August 8, 2020

Landscapes Near Bath

By aarondkey

Some people are people people. I have come to the realisation that I am a place person. I love places as much as I probably should love people.

I tried to explain on twitter the other day how much I loved the landscapes near Bath. Trying to find my tweet on there again I searched for Solsbury Hill and realised by looking at all the great pictures how distant my connection was. I lived in my formative years 10-15 miles from Bath (2 locations.) It was a much loved, much visited location but not a brooding, constant presence. Also in the 80s it was a lot quieter. Don’t come to Bath, tourists, you’re spoiling it for the locals.?

The reason my memory was sparked again was because of music. I heard “Solsbury Hill” playing on the radio and it took me back. I was in my teens, a proud owner of “And then there were three” by Genesis. Perhaps it was a present. I don’t remember buying it.

And then by extension I learned to love all of Genesis. Mainly backwards. Previous albums and Peter Gabriel. Although I had a brief spell loving Phil Collins I soon discovered he was not for me. Too urban, modern and of the east (of the UK) it felt to me. I always loved Solsbury Hill and would sing it every time I drove by Silbury Hill thinking this was what it was about. Then I investigated and thought I’d read that Solsbury Hill was somewhere in the East of the country and I lost interest in the true origins – as I would probably never go there. A question on University Challenge made me investigate as I was sure they were wrong, but it turned out I was. Then I realised that Solsbury Hill was somewhere I knew reasonably well. Never walked on it but driven by it a hundred times.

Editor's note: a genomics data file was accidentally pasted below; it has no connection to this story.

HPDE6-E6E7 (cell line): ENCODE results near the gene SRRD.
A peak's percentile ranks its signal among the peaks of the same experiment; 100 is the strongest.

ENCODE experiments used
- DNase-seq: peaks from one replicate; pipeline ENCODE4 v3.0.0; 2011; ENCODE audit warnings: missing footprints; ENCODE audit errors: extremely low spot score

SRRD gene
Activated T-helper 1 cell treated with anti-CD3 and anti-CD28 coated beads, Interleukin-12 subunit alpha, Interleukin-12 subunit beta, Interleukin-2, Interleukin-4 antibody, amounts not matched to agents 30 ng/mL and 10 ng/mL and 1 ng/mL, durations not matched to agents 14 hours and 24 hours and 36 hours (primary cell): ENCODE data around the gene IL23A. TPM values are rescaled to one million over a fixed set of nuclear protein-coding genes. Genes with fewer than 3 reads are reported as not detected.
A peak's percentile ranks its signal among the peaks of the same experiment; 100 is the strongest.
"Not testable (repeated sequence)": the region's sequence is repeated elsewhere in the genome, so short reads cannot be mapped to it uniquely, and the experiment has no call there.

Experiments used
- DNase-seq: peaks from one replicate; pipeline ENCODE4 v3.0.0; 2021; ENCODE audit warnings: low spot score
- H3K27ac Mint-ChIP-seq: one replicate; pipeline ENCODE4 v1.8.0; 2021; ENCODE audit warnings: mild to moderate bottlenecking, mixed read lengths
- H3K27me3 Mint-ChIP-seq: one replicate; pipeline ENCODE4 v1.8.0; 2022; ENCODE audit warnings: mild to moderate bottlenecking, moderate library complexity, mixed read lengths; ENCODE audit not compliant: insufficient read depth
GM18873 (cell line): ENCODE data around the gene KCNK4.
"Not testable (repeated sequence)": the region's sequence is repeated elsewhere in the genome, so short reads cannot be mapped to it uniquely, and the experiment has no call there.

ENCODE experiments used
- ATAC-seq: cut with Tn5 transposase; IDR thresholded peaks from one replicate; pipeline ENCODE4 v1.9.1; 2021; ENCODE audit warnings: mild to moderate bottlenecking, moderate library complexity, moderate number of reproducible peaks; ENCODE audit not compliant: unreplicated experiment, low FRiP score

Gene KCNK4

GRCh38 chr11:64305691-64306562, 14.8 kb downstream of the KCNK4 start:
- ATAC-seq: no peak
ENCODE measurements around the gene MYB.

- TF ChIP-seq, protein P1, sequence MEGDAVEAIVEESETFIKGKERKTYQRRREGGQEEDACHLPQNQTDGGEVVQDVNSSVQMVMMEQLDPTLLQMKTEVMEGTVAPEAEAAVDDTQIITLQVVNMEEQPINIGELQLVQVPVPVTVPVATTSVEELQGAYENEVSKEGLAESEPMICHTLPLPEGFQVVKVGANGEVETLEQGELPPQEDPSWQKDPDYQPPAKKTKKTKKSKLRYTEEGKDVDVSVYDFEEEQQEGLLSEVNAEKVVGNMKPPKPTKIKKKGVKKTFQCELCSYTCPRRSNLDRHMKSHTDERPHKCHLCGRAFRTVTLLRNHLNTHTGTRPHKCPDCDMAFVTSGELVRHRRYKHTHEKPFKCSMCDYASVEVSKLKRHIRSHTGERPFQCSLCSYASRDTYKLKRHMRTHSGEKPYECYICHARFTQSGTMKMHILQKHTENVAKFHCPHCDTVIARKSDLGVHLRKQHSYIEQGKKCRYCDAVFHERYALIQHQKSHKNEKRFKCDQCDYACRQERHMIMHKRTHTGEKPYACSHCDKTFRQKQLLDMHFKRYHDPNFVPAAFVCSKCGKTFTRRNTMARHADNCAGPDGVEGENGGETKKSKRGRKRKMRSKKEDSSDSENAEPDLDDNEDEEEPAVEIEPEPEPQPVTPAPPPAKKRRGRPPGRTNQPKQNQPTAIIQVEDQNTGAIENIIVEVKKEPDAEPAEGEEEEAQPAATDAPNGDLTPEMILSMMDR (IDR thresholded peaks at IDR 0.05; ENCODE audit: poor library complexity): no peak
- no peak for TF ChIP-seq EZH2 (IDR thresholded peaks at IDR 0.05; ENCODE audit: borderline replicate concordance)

This was before the new relief road had been built, when to get to Bath from the East you had to drive through Box and Batheastern. Now I was always told that Peter Gabriel lived up there on the hill, (don’t know if it was true.) There was an impressive mansion. I imagined this was his when we drove by, and it was a point of pride or connection.

Box was an interesting place too. Site of the Box tunnel which anyone who had travelled between London and Bath knew as the long period of darkness before the shorter period of darkness before you got there. I want to talk about the Box tunnel too but I’ll leave it for another time.

Also somewhere between Corsham and Box and in fact all over these hills were the Stone quarries Bath was mainly built out of, stretching back to Roman times – the famous Bath stone. Also these quarries provided the stone for Box Tunnel. The quarries, which you’d never realise were there under the rolling green hills have hidden all sorts of things including ammunition in the second world war, helped by access to trains.

In the 80’s, I think, one of these quarries was open to the public briefly and I visited. I got the impression that this attraction was being run by hippies, judging by the quality of the refreshments. But what was fantastic that as we followed our flaky guide down the long sloping tunnel into semi-darkness Kate Bush’s “CloudBusting” was playing over speakers and echoing through the tunnels. We survived (it wasn’t as bad as my older, more conservative mind is making it out to be) and in fact had a great tour. It was the music that made the experience so memorable. I’m investigating to see if there is still an open quarry for visitors to look around but there doesn’t appear to be. That’s a shame.

#PeterGabriel #Solsburyhill #Silburyhill #Bath #Boxtunnel #Bathquarries #KateBush #Cloudbusting